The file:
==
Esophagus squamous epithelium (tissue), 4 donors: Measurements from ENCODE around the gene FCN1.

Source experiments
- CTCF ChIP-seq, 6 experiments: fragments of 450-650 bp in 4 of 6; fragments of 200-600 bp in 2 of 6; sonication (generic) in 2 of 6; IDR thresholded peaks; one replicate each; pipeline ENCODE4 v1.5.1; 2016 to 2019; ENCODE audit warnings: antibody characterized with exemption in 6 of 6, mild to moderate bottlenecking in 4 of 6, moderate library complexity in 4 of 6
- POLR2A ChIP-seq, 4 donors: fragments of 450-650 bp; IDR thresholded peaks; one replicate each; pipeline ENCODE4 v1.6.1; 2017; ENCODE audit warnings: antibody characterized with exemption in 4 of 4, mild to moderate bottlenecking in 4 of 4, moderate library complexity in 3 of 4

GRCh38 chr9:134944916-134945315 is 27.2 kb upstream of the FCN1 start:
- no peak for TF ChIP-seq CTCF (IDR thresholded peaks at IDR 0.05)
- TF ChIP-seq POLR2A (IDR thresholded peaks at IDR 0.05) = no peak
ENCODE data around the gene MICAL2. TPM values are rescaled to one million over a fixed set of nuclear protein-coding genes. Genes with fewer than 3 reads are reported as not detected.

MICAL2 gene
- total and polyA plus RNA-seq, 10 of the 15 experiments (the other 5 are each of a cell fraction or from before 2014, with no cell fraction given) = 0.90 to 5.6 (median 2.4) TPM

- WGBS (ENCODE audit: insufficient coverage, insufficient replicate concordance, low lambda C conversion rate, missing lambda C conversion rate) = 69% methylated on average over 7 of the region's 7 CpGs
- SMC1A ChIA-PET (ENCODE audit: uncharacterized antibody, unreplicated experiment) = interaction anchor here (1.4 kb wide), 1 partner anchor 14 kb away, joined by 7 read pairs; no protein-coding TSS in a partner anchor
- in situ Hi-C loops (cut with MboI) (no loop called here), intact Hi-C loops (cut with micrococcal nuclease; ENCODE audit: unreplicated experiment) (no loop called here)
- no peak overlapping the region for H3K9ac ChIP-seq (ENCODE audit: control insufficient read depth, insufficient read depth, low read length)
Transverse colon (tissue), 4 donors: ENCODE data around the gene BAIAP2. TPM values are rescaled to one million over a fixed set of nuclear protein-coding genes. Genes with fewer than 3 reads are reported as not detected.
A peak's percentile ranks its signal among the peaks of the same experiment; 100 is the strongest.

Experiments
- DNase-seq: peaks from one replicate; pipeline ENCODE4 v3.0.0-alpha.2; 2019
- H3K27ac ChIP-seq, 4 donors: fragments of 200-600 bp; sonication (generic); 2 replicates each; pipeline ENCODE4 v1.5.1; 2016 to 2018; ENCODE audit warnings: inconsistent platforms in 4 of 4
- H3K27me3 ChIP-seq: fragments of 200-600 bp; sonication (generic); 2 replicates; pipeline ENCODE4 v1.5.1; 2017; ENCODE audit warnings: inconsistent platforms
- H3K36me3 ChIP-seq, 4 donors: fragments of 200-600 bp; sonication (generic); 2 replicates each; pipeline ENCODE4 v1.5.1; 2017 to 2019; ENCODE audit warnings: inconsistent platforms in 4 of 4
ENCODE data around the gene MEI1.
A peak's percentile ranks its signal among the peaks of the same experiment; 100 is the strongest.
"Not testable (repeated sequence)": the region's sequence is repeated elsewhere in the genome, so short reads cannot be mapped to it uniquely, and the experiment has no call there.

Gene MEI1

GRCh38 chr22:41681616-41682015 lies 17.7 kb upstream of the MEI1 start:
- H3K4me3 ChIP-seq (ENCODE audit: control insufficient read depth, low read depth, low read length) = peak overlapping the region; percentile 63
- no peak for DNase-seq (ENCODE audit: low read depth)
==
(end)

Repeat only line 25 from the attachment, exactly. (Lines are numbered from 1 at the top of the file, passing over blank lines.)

Gene MEI1